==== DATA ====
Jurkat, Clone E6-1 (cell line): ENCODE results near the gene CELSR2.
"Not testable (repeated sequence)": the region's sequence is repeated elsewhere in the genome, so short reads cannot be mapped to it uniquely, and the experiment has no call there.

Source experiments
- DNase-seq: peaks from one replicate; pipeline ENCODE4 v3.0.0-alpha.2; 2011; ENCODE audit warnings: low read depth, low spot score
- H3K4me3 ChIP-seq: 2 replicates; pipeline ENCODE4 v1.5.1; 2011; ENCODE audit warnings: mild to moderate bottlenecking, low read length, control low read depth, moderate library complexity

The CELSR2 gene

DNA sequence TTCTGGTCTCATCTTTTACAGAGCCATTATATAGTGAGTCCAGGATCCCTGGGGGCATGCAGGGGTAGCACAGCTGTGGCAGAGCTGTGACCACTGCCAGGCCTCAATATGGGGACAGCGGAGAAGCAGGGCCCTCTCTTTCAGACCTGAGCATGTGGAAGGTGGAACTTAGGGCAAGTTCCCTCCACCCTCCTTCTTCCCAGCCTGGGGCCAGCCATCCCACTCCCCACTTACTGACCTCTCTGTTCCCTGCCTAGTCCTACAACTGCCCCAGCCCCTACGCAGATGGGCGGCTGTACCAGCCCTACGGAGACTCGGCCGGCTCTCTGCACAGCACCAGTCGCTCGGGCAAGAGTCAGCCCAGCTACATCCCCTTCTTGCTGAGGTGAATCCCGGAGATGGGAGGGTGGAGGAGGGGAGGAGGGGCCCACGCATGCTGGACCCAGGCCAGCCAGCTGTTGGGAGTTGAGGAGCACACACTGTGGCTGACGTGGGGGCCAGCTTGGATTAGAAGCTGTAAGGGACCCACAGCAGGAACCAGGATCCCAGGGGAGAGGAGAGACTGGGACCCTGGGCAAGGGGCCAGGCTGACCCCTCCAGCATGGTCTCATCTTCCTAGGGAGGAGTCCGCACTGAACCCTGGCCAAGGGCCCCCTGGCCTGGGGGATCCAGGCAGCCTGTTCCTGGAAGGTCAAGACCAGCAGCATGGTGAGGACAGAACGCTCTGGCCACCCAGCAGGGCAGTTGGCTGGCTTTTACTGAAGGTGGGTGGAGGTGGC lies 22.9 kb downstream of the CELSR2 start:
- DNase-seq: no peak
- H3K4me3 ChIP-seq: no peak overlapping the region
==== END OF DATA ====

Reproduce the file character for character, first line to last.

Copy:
Jurkat, Clone E6-1 (cell line): ENCODE results near the gene CELSR2.
"Not testable (repeated sequence)": the region's sequence is repeated elsewhere in the genome, so short reads cannot be mapped to it uniquely, and the experiment has no call there.

Source experiments
- DNase-seq: peaks from one replicate; pipeline ENCODE4 v3.0.0-alpha.2; 2011; ENCODE audit warnings: low read depth, low spot score
- H3K4me3 ChIP-seq: 2 replicates; pipeline ENCODE4 v1.5.1; 2011; ENCODE audit warnings: mild to moderate bottlenecking, low read length, control low read depth, moderate library complexity

The CELSR2 gene

DNA sequence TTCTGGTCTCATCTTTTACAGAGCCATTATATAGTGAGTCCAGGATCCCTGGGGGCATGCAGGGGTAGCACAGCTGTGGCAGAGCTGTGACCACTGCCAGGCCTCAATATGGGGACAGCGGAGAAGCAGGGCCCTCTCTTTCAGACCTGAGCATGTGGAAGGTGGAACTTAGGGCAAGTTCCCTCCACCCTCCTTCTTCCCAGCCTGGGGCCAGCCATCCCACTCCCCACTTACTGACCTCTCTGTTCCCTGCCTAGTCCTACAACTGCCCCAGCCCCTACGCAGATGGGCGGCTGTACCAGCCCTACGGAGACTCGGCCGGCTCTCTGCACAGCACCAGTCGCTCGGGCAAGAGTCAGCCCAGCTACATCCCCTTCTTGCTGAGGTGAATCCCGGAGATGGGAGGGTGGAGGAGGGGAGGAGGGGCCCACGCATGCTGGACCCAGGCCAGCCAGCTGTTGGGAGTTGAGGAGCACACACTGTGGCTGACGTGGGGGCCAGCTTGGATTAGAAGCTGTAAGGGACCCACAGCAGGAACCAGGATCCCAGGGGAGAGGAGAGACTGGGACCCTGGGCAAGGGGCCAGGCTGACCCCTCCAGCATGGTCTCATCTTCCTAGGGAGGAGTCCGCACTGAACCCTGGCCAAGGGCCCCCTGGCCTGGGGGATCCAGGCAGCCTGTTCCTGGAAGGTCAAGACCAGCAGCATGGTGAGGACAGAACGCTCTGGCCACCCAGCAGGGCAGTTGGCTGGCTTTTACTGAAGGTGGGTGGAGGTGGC lies 22.9 kb downstream of the CELSR2 start:
- DNase-seq: no peak
- H3K4me3 ChIP-seq: no peak overlapping the region